Gender bending, documented since the dawn of time, publically flourished in this movie-star-studded nightclub scene. Wild parties in the 1930s were held at the Garden of Allah, the Sunset Boulevard villa of the lesbian actress, Alla Nazimova. (It’s rumored that Joni Mitchell’s “paved paradise put up a parking lot” lyrics referred to the razing of this enclave.) The sharp wit of satirist Dorothy Parker attracted a gay male posse to parties here too. Attendees often spoke in code about their sexuality, declaring, “I’m a friend of Dorothy.” (Over time, it was incorrectly but not surprisingly assumed that Dorothy referenced another gay icon, Judy Garland, and The Wizard of Oz. We are not in Kansas anymore, Dorothy; this is WeHo.)


Foundations grow wider and then crack in the 1950s and ‘60s

The Sunset Strip remained the nucleus for adult entertainment until it decamped for Las Vegas in the 1950s. During the same decade, the gay icon Marilyn Monroe lived at seven different locations in West Hollywood. Ciro’s began holding the world’s first Sunday afternoon T-Dances, at which gay men could dance together (even though it was illegal.) The city of Los Angeles continued to try to annex the little pocket of West Hollywood. When hippies infiltrated and invaded in the 1960s, residents tried repeatedly to incorporate as an independent city so they could “pass stricter ordinances regulating the teenage and long-hair activity.” Still West Hollywood resisted. While the counter culture revived the Sunset Strip (at venues like the Roxy and Whiskey a Go-Go), the gays began colonizing Santa Monica Boulevard. The west end became known as “Boys Town” although it was also home to The Palms, a lesbian bar. (Note: it closed in 2013.) Lest you think all was quiet in Boys Town, though, Barney’s Beanery, popular since the 1920s, was loud and proud about their very visible sign over the bar and their matchbook covers: “Fagots Stay Out.” Good luck with that; the train had left the station. (No matter that they could not spell “faggots” correctly.)

When non-mandatory five digit zip codes were introduced on July 1, 1963, West Hollywood, this oh-so-gay city received 90069 based on its earlier designation of LA-69, ascribed by postal workers. Was it a mere coincidence they would assign to a gay refuge a number filled with so much sexual innuendo? WeHo gays choose to believe.

Then, in the early morning hours of June 28, 1969, on the other side of the country in New York City, the Stonewall Inn on Christopher Street in Greenwich Village was raided by police. Although few places welcomed openly gay people in the 1950s and 1960s, bars continued to do so, and Stonewall was a popular refuge. Owned by the mafia, it welcomed marginalized drag queens, butch lesbians, and the transgendered. Spontaneous riots and demonstrations erupted; the rebellion was the spark that ignited the gay libration movement in the U.S. One year later, on June 28, 1970, Christopher Street Liberation Day, the first Gay Pride marches were held simultaneously in New York City, Los Angeles, and Chicago.

Let us now, dear readers, put to bed one piece of fake news: Accounts by unreliable sources tried to link the accidental barbiturate overdose of gay icon Judy Garland on June 22 to the Stonewall riots, as in, the gay were drowning their sorrows at the Inn because their beloved Judy had just died and were so distraught that the police had to raid the place. Puh-leeze. Long live the truth about West Hollywood LGBTQ history.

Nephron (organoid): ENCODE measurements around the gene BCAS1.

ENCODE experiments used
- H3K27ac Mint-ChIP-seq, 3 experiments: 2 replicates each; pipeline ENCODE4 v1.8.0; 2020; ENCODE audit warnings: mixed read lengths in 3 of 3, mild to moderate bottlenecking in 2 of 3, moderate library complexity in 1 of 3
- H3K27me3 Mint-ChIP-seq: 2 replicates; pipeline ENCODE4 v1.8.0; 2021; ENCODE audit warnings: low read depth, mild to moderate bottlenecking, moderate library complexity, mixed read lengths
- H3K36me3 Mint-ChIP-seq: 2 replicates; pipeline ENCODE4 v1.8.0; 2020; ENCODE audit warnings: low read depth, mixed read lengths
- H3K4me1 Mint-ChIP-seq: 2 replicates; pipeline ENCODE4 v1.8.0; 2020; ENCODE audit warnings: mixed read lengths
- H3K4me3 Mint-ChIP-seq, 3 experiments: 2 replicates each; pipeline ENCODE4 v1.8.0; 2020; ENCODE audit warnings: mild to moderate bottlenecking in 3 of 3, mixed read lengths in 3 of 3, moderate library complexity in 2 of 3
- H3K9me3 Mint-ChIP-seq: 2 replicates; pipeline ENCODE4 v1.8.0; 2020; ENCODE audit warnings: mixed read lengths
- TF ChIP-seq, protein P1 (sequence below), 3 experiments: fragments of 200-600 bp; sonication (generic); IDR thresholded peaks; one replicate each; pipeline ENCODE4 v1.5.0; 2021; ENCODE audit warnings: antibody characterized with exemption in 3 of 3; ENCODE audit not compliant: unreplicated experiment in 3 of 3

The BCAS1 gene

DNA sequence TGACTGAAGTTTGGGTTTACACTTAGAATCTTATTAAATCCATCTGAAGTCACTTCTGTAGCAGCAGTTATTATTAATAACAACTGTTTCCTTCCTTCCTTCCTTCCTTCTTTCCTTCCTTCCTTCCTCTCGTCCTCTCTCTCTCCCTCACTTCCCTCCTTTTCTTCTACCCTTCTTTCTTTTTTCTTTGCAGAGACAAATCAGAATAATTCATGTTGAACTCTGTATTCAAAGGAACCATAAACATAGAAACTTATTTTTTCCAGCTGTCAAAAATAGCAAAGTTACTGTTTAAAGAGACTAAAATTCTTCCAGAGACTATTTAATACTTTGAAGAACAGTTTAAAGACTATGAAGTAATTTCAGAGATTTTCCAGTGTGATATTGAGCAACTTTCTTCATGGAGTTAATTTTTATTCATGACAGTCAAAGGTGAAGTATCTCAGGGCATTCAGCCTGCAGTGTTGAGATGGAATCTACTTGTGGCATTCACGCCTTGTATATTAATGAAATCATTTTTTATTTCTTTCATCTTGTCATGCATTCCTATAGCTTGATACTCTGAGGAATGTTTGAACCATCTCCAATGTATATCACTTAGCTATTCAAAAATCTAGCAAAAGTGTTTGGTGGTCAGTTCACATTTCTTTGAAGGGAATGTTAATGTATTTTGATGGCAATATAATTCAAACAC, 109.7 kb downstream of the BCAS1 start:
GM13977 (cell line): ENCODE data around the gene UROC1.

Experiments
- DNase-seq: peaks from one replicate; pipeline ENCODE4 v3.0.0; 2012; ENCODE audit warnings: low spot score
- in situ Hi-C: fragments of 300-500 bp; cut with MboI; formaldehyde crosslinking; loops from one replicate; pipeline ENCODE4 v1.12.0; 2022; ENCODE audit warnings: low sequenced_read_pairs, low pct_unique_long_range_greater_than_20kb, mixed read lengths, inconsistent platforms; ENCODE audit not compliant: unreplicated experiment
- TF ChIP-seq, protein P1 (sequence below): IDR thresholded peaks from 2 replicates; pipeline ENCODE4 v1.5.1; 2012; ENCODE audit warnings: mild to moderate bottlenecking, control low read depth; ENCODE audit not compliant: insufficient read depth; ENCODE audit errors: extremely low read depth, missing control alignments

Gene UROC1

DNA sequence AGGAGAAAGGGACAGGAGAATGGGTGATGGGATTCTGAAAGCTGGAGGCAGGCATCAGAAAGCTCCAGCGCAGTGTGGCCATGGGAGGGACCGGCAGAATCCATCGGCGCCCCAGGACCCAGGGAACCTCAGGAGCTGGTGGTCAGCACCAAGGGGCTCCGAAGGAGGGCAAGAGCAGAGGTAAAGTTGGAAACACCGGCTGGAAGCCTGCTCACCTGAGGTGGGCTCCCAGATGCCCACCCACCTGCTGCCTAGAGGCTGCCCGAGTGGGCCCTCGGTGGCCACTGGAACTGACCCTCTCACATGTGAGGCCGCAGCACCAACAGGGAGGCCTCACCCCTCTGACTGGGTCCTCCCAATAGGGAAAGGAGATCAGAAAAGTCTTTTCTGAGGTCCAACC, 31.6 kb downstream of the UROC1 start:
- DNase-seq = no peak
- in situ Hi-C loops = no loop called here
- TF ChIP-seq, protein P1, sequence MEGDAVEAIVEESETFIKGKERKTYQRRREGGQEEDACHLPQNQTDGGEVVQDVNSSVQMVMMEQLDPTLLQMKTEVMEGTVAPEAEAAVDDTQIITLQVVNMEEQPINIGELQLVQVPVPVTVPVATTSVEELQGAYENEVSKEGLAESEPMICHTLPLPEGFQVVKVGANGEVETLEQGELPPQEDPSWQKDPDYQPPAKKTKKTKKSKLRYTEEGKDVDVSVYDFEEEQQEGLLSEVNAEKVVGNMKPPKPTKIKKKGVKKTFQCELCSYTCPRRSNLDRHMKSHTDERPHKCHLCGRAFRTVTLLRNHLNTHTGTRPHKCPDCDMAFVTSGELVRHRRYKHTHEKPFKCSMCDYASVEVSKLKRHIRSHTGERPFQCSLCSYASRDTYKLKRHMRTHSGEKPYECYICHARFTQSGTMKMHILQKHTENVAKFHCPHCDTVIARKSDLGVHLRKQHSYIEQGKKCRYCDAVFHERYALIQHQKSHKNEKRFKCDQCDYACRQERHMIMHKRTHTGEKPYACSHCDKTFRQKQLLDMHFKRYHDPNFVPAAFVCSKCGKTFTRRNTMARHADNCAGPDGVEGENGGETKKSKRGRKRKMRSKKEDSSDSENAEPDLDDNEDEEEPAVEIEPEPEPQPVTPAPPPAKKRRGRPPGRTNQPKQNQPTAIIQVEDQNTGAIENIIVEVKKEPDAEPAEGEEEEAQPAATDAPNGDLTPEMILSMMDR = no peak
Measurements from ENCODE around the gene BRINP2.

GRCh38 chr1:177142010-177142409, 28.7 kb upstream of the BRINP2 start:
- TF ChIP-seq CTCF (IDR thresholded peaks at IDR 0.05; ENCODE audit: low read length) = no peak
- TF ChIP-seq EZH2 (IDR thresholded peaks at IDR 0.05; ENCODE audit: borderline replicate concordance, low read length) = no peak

West Hollywood LGBTQ history in the 1970s and 1980s

When Ciro’s closed and its (illegal) T-dances ceased, gays began opening their own bars and dance clubs since unincorporated West Hollywood was still out of reach from the L.A. police department. Lesbian sports teams formed. Anti-gay laws against gays dancing together were repealed in 1975; glittery disco balls rotated like there was no tomorrow. Cheap rents attracted older teens who gravitated to L.A. for television careers and because they could not be “out” in their hometowns. Clubs grew less back-alley and more mainstream. West Hollywood started becoming a spiritual home for gay cops, gay teachers, and gay politicians as the gay rights movement started growing. Still, in April 1976 a Time article described eastern end of Santa Monica Boulevard (known for its male hustlers and transvestites) as a “a flexible ribbon of smut that expands or contracts according to the apathy or indignation of the surrounding stucco-house neighborhoods.”

In 1984 West Hollywood consisted mostly of gays, Jews, and seniors. Eighty-five percent of the population rented their housing, and when spurred to enact rent-control laws when L.A. County moved to scrap then, finally decided to incorporate in 1984. At the same time, with a voting block of approximately 50% gay residents, they voted in a majority gay city council and the first openly lesbian mayor. (Mayor Terrigno herself removed the Barney’s Beanery “Fagot” sign.)

As a bonafide city, West Hollywood could also then start receiving funds to combat the bourgeoning HIV/AIDS pandemic that was starting to ravage its community. The epidemic officially began in the U.S. on June 5, 1981 when the CDC (federal Centers for Disease Control) reported clusters of PCP (pneumocystis pneumonia) in five gay men in L.A.

In 1985 West Hollywood was the first place in the U.S. to allow domestic partnership benefits and legally recognize same-sex relationships. (Per usual, WeHo is at the forefront of trends, setting the table for an ensuing tide of gay marriage to sweep the nation state-by-state, culminating in the Supreme Court codifying marriage equality in 2015.)


West Hollywood LGBT history in the 1990s and 2000s

1993: Elton John (and husband David Furnish) begin holding their Annual Academy Awards Viewing Party at the Pacific Design Center

1993: Sheryl Crow crows that all she wants to do “is have some fun, until the sun comes up over Santa Monica Boulevard.” Do you really think she would have penned that ode had the gays not laid the foundation for serious fun prior to that? Yeah, that’s rhetorical.

1999: A three-year $34 million beautification project along Santa Monica Boulevard is undertaken – moving power lines underground, removing railroad tracks, widening sidewalks, greening up those sidewalks with trees. Gay bars, stores, and restaurants flourish faster.

2007: The National Trust for Historic Preservation designates West Hollywood as one of America’s “Dozen Distinctive Destinations” because of its vibrant, creative, and diverse population and businesses (read: LGBTQ).

2008: The savvy Lady Gaga, just beginning to launch a career, cements her adoration by – and for – the gays with performances around West Hollywood (first at Here Lounge, then at Tom Whitman’s Wonderland, Ultra Suede (now PH Hollywood), Club Tiger Heat, and The Apple (now The Robertson). “Born this Way”, an anthem empowering the gay community, debuts three years later.

West Hollywood LGBTQ history is made daily.


Best Places to Stay in West Hollywood

Alta Cienega Motel
Andaz West Hollywood
Best Western Plus Sunset Plaza
The Jeremy West Hollywood
The London West Hollywood
Ramada Plaza West Hollywood Hotel and Suites
Sunset Marquis West Hollywood
Sunset Tower Hotel